I ran my bike in, changed my shoes, grabbed a throw-away bottle of water, and cruised out.

the scene of my graceful spill. ha.

so I still have to run a 10k huh?

I ran the first mile in 8:30ish and then the slosh in my stomach made it apparent that pace would not be sustainable. I slowed down a little and just tried to reel people in where I could. It was a little hot for my taste, but by Texas standards it really was a mild day. I couldn’t manage any fluids the first few miles–I really felt like I might puke. At mile 4 the course turned into a stadium that they made us run up and through. That was a fun little surprise. So I’m comforted by the fact that even if this had just been a 10k a PR would not have been in the cards–the course was a little silly.

I finally got some Gatorade in me shortly after the stadium, and tried to pick it up a little. Even with the vomit-feeling and the knowledge that I wasn’t breaking any time records here, I was really happy. I was about to finish!

finish line, I love you.


we just happened to stop for a photo here. no medical tent for me!

My run took a little over an hour and is the worst 10k I have on the books next to my name, but that’s alright. Once I’m a better swimmer the whole race will get better for me–out of the water faster AND no lake-water-induced stomach problems. So at least I’ve isolated the problem : )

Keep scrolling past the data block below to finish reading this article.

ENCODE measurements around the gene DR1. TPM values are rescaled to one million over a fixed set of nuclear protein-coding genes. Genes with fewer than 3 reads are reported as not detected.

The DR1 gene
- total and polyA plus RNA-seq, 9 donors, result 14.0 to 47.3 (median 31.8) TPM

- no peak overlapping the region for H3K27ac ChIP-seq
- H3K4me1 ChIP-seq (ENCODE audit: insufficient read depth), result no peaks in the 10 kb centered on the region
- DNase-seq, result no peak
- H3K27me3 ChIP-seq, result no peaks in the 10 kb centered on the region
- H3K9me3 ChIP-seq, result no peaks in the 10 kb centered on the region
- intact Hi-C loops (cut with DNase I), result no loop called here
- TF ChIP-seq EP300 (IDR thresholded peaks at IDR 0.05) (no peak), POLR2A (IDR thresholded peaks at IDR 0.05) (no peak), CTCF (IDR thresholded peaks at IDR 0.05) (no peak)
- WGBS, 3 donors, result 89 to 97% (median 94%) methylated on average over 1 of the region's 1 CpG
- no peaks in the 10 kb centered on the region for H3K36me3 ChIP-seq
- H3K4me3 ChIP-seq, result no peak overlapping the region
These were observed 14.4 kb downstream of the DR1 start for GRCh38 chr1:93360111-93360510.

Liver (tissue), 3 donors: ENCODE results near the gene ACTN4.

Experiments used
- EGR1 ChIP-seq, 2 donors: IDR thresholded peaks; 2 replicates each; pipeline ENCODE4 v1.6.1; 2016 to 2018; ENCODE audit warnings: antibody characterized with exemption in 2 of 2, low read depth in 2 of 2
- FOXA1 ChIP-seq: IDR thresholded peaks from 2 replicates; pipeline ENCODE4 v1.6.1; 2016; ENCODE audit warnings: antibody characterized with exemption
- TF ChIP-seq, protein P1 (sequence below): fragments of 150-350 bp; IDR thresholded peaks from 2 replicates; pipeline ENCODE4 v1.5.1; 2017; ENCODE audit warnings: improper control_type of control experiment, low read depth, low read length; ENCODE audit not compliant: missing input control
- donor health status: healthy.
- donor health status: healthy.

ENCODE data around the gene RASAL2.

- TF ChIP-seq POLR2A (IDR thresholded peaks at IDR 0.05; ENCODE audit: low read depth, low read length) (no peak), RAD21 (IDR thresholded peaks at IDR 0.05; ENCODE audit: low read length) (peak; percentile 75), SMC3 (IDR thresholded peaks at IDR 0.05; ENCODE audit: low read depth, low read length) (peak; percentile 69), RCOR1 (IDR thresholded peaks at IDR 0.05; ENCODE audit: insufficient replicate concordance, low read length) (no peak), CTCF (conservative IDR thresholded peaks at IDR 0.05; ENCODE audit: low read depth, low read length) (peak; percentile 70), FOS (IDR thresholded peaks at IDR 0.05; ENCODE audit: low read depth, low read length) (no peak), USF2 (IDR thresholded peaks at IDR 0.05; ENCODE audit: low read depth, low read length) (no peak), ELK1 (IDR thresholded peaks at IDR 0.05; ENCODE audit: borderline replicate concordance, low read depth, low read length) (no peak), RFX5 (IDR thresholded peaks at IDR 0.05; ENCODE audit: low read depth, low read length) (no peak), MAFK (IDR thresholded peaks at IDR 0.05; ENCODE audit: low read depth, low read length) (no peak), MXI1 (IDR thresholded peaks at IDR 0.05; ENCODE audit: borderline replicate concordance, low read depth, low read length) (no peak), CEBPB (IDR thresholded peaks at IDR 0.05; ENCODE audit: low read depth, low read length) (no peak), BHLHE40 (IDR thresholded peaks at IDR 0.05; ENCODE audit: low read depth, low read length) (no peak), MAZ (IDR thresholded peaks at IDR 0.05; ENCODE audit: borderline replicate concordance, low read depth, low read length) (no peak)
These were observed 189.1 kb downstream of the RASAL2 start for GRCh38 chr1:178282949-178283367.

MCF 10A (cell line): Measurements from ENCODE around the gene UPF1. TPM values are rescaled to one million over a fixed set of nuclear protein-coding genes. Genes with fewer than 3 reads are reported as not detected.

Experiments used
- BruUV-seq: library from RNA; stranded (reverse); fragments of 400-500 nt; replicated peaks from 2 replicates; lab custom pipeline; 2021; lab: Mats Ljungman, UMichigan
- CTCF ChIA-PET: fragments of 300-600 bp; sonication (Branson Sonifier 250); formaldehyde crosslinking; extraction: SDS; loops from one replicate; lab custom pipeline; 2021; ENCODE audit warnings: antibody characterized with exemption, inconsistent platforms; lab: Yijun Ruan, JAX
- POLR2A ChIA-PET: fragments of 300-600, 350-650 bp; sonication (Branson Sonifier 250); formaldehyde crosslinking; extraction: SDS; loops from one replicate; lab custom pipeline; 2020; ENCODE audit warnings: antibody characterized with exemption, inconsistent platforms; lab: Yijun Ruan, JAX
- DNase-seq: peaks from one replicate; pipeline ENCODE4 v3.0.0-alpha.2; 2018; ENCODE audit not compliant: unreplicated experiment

As I made my way out of the chute Mr. Engineer greeted me with the biggest hug (even though I was covered in sweat–what a guy) and then we headed to get my gear out of transition. Before we went out for the traditional post-race Mexican food, we paused to take a photo of me and my badass bodymarking : )


My total time was 3:38 something. Not amazing at all, I’m aware–but that’s ok. I had figured coming in just under 3:30 would be a BIG win for me, and considering how badly the swim went, coming within the ballpark is still respectable. Even though I was out there with very few people most of the day, a look at the results tells you that I finished in the top half overall, which seems alright in my book.

So hey, I did it. I conquered my fear of the water, swallowed my pride on being in the back of the pack, and did the best I could. And the best part?

I’m totally hungry for another one.

Happy running. (and swimming and biking!)

15 Responses to “Swim Bike Run!”

  1. 1 tinyjenna September 27, 2010 at 10:54 am

    awesome job jenn!!! check you OUT!!! you are awesome

  2. 2 Megan September 27, 2010 at 10:55 am

    yeah!!! you did it!! love the photos and the fact that you now have lots of info to share with me next spring on what to do and what NOT to do! you’re officially a bada** now 🙂

  3. 3 Jacqueline September 27, 2010 at 11:08 am

    Great race Jenn! What a great write-up too! I’m so geeked that I want to do one! 🙂 Just need to practice swimming and buy a road bike…. See you at Chicago!

    • 4 Mary June 1, 2012 at 8:45 pm

      Right on for swimming! They are both dinalrg, as you know.Please, please pm me your address so I can send Etta’s gift off before she grows out of it!!!!Kel

    • 5 Areti January 27, 2013 at 4:15 am